According to organizers, ExpoSolar, which takes place Oct. 31- Nov. 1 in downtown San José, will be the first event of its kind in Central America to focus exclusively on solar power. Organized by the Costa Rican Solar Energy Association (Asociaciόn Costarricense de Energía Solar, or ACESOLAR), the event will feature a wide variety of firms that will present their products, including systems for heating water and photovoltaic systems for generating electricity, according to ACESOLAR board member Mauricio Solano.
According to a study by Katja Nikola Frick and Alessandra Salgado of ACESOLAR, 50 companies currently are involved in the solar energy business in Costa Rica. They offer services in a number of areas, including consulting, construction, design, installation and distribution, among others.
The University of Costa Rica and the Technological Institute of Costa Rica (TEC) will send representatives who will be available to discuss the results of recent studies and to provide advice on career opportunities.
TEC students, who recently won the prestigious prize for “Favorite House” with their “Casa Trόpika” at the Solar Decathlon Europe competition this year in France, also will be present. This was an impressive win not just for the 35 students who put the project together, but also for the country, which beat out submissions from all over the world. The winning Costa Rican entry is a single-family, intelligent house for senior citizens that not only feeds the dog, but also automatically dispenses medications to residents, and of course, is completely solar.
Watch a video of the project (in Spanish) here:
The Central American Bank for Economic Integration and BAC San José also will be present to provide information regarding the types of funding available to small- and medium-sized firms interested in photovoltaic power.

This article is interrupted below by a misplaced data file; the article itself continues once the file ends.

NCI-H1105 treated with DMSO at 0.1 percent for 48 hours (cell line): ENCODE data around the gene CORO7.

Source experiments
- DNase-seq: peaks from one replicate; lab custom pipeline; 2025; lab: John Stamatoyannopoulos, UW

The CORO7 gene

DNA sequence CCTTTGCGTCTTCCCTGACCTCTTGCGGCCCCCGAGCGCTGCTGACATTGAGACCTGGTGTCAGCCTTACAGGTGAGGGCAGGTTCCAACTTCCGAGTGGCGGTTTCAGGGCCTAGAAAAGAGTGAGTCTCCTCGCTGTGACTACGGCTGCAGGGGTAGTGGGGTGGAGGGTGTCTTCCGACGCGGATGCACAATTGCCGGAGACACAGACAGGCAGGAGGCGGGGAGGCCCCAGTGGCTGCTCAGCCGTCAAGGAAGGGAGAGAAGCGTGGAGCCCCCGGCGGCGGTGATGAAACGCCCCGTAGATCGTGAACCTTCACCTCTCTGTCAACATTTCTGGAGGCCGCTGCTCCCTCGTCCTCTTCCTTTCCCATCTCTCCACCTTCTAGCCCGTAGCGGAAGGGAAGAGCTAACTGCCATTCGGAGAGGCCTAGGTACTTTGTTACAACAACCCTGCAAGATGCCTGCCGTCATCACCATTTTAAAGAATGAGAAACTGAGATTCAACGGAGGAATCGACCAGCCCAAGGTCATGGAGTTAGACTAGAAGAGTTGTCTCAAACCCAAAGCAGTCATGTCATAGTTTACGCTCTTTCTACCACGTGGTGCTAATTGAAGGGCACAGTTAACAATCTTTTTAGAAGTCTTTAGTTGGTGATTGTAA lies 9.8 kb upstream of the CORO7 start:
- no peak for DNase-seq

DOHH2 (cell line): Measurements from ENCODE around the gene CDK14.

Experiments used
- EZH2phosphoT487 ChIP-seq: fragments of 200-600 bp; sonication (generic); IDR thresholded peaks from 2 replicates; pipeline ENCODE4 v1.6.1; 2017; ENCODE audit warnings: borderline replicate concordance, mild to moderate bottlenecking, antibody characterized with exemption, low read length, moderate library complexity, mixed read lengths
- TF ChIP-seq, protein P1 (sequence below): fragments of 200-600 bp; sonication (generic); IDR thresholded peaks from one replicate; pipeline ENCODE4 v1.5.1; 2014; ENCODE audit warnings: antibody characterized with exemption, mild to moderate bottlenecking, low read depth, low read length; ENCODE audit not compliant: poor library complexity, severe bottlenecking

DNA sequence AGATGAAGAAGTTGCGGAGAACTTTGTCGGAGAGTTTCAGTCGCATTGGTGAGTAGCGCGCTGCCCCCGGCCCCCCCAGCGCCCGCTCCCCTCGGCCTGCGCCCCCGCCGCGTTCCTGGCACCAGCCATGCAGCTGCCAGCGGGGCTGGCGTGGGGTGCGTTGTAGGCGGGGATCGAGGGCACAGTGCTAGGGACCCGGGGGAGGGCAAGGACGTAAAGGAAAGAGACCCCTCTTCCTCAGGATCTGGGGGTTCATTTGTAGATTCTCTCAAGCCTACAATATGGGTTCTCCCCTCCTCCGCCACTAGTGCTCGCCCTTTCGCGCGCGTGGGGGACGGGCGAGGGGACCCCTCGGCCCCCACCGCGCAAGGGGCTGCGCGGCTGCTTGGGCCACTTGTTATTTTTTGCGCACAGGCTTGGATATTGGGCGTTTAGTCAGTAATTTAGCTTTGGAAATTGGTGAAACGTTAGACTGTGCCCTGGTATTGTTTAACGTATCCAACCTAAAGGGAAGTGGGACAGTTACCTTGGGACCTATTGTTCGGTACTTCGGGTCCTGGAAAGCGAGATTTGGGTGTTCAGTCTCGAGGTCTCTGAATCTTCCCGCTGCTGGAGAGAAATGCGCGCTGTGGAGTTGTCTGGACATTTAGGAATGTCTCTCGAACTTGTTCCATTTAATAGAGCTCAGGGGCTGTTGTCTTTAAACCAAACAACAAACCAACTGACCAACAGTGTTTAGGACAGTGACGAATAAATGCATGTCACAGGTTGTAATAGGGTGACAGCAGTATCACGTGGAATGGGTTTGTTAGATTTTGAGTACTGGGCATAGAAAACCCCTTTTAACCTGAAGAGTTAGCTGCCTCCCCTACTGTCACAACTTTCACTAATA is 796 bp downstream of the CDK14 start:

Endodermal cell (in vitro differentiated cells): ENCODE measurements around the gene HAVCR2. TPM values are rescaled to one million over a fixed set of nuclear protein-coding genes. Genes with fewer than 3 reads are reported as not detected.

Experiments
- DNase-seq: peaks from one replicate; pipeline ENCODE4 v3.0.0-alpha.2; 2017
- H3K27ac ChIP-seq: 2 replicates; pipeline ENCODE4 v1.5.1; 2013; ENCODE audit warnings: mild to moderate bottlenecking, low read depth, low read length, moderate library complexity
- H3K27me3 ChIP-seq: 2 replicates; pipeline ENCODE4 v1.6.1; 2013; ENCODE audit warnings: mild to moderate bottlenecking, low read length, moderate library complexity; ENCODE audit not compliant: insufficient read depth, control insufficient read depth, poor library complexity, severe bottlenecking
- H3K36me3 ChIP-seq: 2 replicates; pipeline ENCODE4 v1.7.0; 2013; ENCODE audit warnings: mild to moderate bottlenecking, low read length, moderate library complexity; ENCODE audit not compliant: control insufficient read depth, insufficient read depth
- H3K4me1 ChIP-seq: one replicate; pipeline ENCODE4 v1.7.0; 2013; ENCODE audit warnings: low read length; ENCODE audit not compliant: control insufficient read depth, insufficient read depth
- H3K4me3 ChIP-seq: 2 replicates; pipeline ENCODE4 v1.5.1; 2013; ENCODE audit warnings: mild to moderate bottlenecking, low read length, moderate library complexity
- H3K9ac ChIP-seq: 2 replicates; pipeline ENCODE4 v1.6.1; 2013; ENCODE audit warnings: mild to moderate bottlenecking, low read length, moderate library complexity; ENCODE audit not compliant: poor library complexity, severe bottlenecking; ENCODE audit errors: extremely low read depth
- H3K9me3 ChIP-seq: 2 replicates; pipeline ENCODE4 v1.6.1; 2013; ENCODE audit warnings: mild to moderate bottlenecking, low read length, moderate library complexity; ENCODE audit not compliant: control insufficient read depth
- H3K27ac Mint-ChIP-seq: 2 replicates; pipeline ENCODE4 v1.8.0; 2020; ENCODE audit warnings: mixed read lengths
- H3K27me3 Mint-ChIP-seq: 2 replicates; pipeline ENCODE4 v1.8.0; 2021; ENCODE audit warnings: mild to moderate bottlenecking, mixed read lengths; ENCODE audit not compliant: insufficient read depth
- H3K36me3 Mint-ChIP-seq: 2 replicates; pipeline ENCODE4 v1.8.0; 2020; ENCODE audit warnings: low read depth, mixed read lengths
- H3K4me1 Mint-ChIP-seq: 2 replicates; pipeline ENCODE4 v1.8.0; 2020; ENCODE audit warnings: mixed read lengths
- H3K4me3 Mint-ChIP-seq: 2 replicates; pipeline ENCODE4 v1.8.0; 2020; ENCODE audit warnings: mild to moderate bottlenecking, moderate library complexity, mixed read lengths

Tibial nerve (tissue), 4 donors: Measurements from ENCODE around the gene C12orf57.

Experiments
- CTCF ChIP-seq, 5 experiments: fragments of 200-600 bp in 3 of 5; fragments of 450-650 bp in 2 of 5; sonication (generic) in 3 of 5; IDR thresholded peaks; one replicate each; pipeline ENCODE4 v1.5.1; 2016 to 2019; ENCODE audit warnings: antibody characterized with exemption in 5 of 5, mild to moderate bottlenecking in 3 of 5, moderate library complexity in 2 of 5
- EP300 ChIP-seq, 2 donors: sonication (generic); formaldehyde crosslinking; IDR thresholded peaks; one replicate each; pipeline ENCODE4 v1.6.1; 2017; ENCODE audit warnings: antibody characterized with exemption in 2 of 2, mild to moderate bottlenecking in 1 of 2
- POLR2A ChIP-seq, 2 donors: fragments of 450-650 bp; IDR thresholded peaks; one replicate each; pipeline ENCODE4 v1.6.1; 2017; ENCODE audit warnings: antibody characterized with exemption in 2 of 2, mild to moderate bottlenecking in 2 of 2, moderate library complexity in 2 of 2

On the first day, technical presentations by the Costa Rican Electricity Institute and their retail subsidiary the National Power and Light Company, as well as various universities will focus on a variety of topics, including planning and operating solar systems, and accessing the national grid for both small and large projects.
The second day will focus on more general presentations about how photovoltaic systems work.
Costa Rica has come a long way since 1978, when a handful of researchers from three local public universities started the first solar power projects in the country. The primary work was done at the Solar Power Laboratory at the National University (UNA). By the end of the 1980s the trend towards solar power dramatically picked up speed with an official “Day of the Sun,” and workshops.
The Costa Rican Solar Energy Association (ACES) was founded in 1990 by Dr. Shyam Nandwani, from the UNA solar lab. It started with 11 founding members and represented the country at the International Solar Energy Society. Along with the Sol de Vida foundation, these early pioneers were known for their work in rural areas, especially the northwestern province of Guanacaste, where they built and taught local residents the ins and outs of solar stoves.
The solar energy industry began to snowball during the ’90s. In Heredia, in 1993, Eddio Rici and Reinaldo Cartín developed a solar system that used pork product wastes to produce biogas. In 1995, Juana Coto and Dr. Nandwani helped build and install solar kitchens and water purification systems in two schools in Heredia and Alajuela. In 1996, Luis Enrique Piñeda was part of a team that developed a system to produce energy from sugar cane waste.
In 2011, ACES was replaced by ACESOLAR, established by Carlos Meza and Bernhardt Johst.
Further recommended reading: Delays, excuses and gripes mark approaching deadline for distributed electricity generation in Costa Rica
When: Friday, Oct. 31, from 1-5 p.m.; and Saturday, Nov. 1, from 9 a.m.-5 p.m.
Where: National Cultural Center (CENAC), in front of Parque España, in San José.
Information: Tel. 8550-3612 or http://www.facebook.com/acesolarCR